Commentary

Saunders: With veto, Gov. McCrory is more concerned for himself than the jobless

bsaunders@newsobserver.comJune 25, 2014 

Energy Summit McCrory 42

Gov. Pat McCrory

JEFF WILLHELM — jwillhelm@charlotteobserver.com Buy Photo

For just a brief moment there, it looked as though Gov. Pat McCrory was siding with – rather than sticking it to – struggling Tar Heels.

Sure, Gov. McCrory rejected, the first chance he got and seemingly out of spite, billions in Medicaid moolah that would have helped about 500,000 uninsured people get treatment. And yes, he reduced the amount of money people receiving unemployment insurance payments can get and how long they can get it.

At every turn, the governor appeared indifferent or hostile to the state’s poor.

This week, however, he vetoed a House unemployment bill that would have forced people receiving payments to verify that they contact at least five potential employers each week to continue receiving payments. Under the existing rules, they have to contact two and show proof.

“Nay, nay,” one envisions a suddenly vertebrate Gov. Pat bellowing on behalf of the poor as he sought to prevent the Republican-led legislature from bringing its heel down even harder on their necks. “I’ll not have you do this awful thing, requiring people with no job and few resources to contact – and verify that they’ve contacted – that many potential employers. It is odious, it is abhorrent, it is oppressive.”

Employer hardship

That doesn’t even take into account the hardship the new requirement would inflict upon employers, having their phones ringing incessantly with calls from job-seekers who just called the previous week.

All together now for Gov. McCrory: “For he’s a jolly good ...”

Say what?

Oops. Turns out we were delusional. McCrory did help the unemployed of his state, but not on purpose. In a statement released Tuesday, McCrory set the record straight on his priorities. “Although the vast majority of this bill contains much-needed revisions to unemployment laws,” he said, “there are unacceptable provisions” in it.

Sorry, poor, unemployed people of North Carolina. Gov. Dude deep-sixed the bill not because of any increased hardships it would have placed on you, but because those “unacceptable provisions” would have diluted his power by allowing both the House and the Senate to place a member on the Board of Review.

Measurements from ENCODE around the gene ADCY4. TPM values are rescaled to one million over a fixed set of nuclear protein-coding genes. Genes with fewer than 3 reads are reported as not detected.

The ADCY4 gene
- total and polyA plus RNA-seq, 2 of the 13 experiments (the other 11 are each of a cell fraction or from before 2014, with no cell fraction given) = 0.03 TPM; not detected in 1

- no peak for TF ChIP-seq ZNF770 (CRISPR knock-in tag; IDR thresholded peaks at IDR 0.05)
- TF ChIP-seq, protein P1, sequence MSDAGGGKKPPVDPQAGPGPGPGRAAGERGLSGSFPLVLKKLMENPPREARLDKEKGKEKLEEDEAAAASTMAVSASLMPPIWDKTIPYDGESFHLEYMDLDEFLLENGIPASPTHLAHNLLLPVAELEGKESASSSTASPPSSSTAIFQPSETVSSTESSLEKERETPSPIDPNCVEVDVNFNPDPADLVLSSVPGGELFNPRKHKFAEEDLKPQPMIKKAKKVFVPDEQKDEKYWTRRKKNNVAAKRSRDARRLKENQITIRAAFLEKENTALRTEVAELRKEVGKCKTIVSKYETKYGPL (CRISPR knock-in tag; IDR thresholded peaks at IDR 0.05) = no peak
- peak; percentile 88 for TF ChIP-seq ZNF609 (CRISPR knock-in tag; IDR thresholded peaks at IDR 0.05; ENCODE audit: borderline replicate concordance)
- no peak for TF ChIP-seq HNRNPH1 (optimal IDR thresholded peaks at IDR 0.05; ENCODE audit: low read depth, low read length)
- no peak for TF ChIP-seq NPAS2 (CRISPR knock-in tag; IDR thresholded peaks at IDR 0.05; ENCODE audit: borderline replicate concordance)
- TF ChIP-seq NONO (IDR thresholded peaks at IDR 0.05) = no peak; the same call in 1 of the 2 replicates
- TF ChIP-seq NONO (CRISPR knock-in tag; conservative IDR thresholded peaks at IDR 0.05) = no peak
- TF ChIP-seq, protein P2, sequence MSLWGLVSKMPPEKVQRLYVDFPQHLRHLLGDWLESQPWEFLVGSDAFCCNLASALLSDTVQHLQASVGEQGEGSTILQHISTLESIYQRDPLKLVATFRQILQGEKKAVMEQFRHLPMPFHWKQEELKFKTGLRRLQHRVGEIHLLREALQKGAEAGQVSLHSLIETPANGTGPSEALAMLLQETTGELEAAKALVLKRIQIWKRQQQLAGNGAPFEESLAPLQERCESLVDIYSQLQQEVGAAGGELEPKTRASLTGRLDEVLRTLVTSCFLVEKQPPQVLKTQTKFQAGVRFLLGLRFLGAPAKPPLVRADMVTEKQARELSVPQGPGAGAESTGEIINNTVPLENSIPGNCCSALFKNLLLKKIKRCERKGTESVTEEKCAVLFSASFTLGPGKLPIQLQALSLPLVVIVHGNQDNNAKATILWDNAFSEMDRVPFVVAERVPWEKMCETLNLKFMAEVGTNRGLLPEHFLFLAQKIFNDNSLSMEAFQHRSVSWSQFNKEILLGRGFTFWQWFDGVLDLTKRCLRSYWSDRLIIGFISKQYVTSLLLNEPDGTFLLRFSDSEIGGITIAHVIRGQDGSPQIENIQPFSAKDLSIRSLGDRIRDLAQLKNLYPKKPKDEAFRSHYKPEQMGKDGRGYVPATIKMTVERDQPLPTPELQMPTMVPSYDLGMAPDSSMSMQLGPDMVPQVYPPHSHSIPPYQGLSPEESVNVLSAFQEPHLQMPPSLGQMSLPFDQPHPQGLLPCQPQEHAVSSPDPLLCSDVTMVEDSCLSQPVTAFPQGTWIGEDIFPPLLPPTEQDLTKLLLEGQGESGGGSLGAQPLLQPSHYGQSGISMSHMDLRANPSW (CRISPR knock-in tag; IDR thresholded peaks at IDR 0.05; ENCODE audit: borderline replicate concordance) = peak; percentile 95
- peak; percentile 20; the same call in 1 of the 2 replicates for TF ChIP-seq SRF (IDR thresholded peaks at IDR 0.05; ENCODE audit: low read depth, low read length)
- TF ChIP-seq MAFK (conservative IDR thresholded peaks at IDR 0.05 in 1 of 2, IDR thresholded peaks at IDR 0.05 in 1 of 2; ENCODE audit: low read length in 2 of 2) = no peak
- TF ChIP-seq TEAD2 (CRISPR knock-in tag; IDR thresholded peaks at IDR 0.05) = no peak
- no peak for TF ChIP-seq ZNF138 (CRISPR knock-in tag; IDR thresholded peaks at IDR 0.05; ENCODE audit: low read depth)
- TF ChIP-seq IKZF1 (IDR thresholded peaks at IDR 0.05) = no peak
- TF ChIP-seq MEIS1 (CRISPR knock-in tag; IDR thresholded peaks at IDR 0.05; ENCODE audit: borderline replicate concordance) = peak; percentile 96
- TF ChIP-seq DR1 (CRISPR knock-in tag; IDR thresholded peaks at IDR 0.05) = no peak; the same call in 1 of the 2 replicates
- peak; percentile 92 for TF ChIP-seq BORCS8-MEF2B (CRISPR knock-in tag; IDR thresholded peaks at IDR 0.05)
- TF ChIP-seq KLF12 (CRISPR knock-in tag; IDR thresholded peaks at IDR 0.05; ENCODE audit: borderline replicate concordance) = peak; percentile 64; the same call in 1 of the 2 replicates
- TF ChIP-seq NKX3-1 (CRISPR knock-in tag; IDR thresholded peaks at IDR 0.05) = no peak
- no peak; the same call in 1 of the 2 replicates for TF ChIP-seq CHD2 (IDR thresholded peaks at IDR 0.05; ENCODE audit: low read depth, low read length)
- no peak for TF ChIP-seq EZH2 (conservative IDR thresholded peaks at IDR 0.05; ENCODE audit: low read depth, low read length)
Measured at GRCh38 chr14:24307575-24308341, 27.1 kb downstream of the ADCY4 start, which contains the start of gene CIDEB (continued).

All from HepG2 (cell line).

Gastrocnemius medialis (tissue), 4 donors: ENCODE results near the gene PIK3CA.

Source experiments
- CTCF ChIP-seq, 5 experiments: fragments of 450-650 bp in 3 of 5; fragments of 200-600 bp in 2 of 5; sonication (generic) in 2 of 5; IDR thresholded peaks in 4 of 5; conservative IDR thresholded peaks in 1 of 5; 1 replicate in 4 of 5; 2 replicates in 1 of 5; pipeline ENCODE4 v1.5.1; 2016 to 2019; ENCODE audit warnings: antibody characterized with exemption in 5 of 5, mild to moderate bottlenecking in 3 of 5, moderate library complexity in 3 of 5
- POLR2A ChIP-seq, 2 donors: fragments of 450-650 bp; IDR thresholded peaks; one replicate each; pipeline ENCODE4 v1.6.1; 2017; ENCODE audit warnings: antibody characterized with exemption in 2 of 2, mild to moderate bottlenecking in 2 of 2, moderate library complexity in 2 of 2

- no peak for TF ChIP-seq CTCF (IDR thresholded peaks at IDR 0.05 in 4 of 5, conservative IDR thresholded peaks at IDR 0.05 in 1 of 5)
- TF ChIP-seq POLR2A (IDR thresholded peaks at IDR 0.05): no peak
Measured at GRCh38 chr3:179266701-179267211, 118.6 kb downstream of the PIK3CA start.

McCrory at present appoints all three members to the board, and home slice is in no mood to share that crony-rewarding power with the legislature. The board, of which you’re likely unfamiliar, reviews decisions on unemployment benefits made by the Division of Employment Security. It’s a plum piece of patronage pie, that post, allowing its members to remain out of the spotlight while making $120,000 a year.

‘Board of Review’

Is there any wonder the governor wants to hoard that board power, even if it means – EGADS! – unintentionally helping the unemployed?

With apologies to Elvis and his classic “Blue Suede Shoes,” here is Elvis McCrory’s version, called “Board of Review.” Maestro, hit it:

You can knock the poor down

You can spit in their face.

Slander their name all over the place.

Do anything that you want to do

But don’t you mess with my Board of Review...

Kick ’em outta their house

You can steal their car

Make ’em go potty in an old fruit jar.

Do anything that you want to do

But unh unh honey

Lay off of my Board of Review.

You can do anything

but stay off of my Board of Review.

You know how in war, people who are injured or killed despite not being the intended target are referred to as “collateral damage”?

What do you call people who, like North Carolina’s unemployed in this battle between the governor and the legislature, are spared despite not being the actual targeted beneficiaries?

Lucky, I guess. For now.

Saunders: 919-836-2811 or bsaunders@newsobserver.com

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